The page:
While major limb deficiency defects, like a missing arm or leg, can be easily diagnosed by ultrasound in the second trimester, smaller defects can be much more difficult to detect. Overall, detection rates for limb deficiency defects range from as low as 20% to as high as 64%. In addition to the type and severity of limb deficiency, rates of detection are affected by the presence of other defects and ultrasound screening protocols. The prevalence of limb deficiency defects has been decreasing and while prenatal diagnosis and pregnancy termination may be a factor, it’s likely that decreases in the rates of cigarette smoking and other risk factors are also contributing.
Gastroschisis is another birth defect that is able to be reliably diagnosed in pregnancy. Maternal serum screening tests in combination with ultrasounds are able to prenatally diagnose 94% of gastroschisis cases. However, pregnancy termination is rare when gastroschisis is present as an isolated defect, and additional defects are only present in less than 10% of cases. Overall, prenatal diagnosis has not had much effect on the birth prevalence rates for gastroschisis.
Although advances in prenatal screening and diagnostic tests in the last decade have made a significant impact on the prevalence of Down syndrome and neural tube defects, still only 1-3% of major birth defects are diagnosed prenatally. This emphasizes the importance of primary prevention in efforts to reduce the impact of birth defects.
The social perspective in birth defect prevention
Birth defects continue to be a major challenge in Canadian health care, affecting 3-5% of newborns, and the impact of these birth defects on the levels of infant mortality and childhood morbidity are profound. A majority of birth defects are the result of an interaction between genetic predisposition and environmental exposures, and even though most defects are not preventable, understanding more about risk factors is key step towards reducing the amount of suffering associated with these health conditions. Folic acid food fortification and rubella vaccination programs are great examples of how successful primary prevention strategies can be. Unfortunately, more work needs to be done to reduce the impact of other risk factors. Individuals and families of lower socioeconomic status are disproportionately affected by birth defects. They are also the ones who will be more severely impacted by financial and employment challenges, while also having the least access to support for depression or other mental health issues associated with lifelong morbidity, social exclusion, and self-esteem issues. There is also an issue of accessibility with regards to prenatal screening and diagnosis, as these tests are not cheap without insurance. Of the risk factors discussed in this article, most of them disproportionately affect lower socioeconomic classes. Reducing socioeconomic inequalities should therefore be a particular point of interest for those interested in reducing the impact of birth defects.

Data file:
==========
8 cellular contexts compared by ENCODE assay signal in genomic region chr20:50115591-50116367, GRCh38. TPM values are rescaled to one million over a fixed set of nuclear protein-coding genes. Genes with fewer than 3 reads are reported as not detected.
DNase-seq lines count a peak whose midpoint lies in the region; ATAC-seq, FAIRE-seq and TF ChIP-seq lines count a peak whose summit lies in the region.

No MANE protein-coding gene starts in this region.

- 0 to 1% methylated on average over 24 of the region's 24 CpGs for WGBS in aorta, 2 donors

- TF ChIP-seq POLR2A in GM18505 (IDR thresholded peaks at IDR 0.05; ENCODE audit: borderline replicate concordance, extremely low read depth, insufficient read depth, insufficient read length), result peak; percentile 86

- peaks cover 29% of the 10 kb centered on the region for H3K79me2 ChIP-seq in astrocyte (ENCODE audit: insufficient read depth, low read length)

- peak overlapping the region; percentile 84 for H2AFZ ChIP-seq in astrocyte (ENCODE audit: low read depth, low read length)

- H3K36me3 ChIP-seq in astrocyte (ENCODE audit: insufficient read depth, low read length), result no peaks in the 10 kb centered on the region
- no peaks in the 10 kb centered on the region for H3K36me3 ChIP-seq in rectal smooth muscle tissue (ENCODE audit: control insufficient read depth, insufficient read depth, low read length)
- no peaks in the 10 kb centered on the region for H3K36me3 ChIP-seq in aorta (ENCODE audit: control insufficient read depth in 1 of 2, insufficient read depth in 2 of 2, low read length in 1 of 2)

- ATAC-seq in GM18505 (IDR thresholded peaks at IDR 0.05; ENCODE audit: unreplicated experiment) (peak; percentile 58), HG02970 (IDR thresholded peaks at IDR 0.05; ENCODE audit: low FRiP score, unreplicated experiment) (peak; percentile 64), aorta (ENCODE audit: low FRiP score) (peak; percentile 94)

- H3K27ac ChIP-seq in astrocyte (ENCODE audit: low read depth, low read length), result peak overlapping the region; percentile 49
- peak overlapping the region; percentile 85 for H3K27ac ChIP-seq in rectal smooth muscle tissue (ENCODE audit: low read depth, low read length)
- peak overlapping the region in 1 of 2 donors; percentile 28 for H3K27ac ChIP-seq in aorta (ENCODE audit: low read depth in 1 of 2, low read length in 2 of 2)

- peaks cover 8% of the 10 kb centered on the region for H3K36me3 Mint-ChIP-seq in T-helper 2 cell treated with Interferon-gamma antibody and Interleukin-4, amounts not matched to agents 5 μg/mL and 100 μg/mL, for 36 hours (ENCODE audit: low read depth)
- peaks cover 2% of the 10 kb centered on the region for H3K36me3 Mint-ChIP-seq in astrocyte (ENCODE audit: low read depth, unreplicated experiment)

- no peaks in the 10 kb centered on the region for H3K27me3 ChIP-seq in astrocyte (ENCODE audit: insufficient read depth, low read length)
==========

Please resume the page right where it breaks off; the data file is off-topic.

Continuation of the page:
This article has been produced by Jenna Phillips, B.Sc. Reproduction and reuse of any portion of this content requires Merogenomics Inc. permission and source acknowledgment. It is your responsibility to obtain additional permissions from the third party owners that might be cited by Merogenomics Inc. Merogenomics Inc. disclaims any responsibility for any use you make of content owned by third parties without their permission.